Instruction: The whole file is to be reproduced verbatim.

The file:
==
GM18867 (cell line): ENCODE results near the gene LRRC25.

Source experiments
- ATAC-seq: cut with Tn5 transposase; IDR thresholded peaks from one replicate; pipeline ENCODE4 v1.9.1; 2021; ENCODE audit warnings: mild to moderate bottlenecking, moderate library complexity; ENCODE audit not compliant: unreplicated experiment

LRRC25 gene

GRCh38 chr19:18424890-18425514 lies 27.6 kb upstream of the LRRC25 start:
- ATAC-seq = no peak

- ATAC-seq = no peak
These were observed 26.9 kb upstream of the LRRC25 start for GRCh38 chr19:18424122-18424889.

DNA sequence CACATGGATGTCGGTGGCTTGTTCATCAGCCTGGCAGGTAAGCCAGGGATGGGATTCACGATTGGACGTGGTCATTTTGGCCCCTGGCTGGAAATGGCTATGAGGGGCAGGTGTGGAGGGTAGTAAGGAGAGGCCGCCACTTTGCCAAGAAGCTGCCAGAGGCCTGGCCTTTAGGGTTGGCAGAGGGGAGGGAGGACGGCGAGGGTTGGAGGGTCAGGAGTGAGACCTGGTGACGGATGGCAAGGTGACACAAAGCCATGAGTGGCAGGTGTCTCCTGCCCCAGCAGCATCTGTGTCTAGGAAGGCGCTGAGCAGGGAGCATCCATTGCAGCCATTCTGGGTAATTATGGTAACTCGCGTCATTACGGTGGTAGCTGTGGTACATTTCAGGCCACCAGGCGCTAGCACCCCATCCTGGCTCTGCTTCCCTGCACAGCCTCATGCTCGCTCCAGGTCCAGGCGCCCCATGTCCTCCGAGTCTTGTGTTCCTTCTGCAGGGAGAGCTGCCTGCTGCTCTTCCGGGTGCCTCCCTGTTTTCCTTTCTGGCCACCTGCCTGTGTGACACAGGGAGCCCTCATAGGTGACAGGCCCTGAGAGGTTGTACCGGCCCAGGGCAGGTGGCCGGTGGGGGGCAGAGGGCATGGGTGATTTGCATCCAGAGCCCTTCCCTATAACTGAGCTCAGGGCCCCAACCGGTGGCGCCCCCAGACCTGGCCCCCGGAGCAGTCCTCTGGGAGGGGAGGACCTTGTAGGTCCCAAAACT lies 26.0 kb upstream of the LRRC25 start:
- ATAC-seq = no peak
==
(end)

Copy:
GM18867 (cell line): ENCODE results near the gene LRRC25.

Source experiments
- ATAC-seq: cut with Tn5 transposase; IDR thresholded peaks from one replicate; pipeline ENCODE4 v1.9.1; 2021; ENCODE audit warnings: mild to moderate bottlenecking, moderate library complexity; ENCODE audit not compliant: unreplicated experiment

LRRC25 gene

GRCh38 chr19:18424890-18425514 lies 27.6 kb upstream of the LRRC25 start:
- ATAC-seq = no peak

- ATAC-seq = no peak
These were observed 26.9 kb upstream of the LRRC25 start for GRCh38 chr19:18424122-18424889.

DNA sequence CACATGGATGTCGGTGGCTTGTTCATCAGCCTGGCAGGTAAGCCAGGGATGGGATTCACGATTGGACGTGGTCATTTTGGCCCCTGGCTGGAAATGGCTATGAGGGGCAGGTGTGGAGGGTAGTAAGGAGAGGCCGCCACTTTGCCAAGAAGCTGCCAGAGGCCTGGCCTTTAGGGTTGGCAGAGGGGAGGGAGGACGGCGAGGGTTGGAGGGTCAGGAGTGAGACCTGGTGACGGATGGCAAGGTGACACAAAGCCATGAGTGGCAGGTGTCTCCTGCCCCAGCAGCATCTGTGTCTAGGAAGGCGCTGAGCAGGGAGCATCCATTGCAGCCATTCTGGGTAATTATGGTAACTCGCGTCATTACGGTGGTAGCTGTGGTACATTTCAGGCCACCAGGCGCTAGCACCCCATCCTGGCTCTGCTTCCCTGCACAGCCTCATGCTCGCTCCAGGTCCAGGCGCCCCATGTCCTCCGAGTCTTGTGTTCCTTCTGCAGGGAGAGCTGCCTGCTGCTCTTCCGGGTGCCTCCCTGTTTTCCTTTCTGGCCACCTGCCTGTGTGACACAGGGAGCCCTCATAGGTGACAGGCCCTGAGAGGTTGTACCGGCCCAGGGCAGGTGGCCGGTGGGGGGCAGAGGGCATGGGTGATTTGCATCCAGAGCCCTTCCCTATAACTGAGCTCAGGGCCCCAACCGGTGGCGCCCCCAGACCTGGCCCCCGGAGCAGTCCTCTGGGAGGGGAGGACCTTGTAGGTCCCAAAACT lies 26.0 kb upstream of the LRRC25 start:
- ATAC-seq = no peak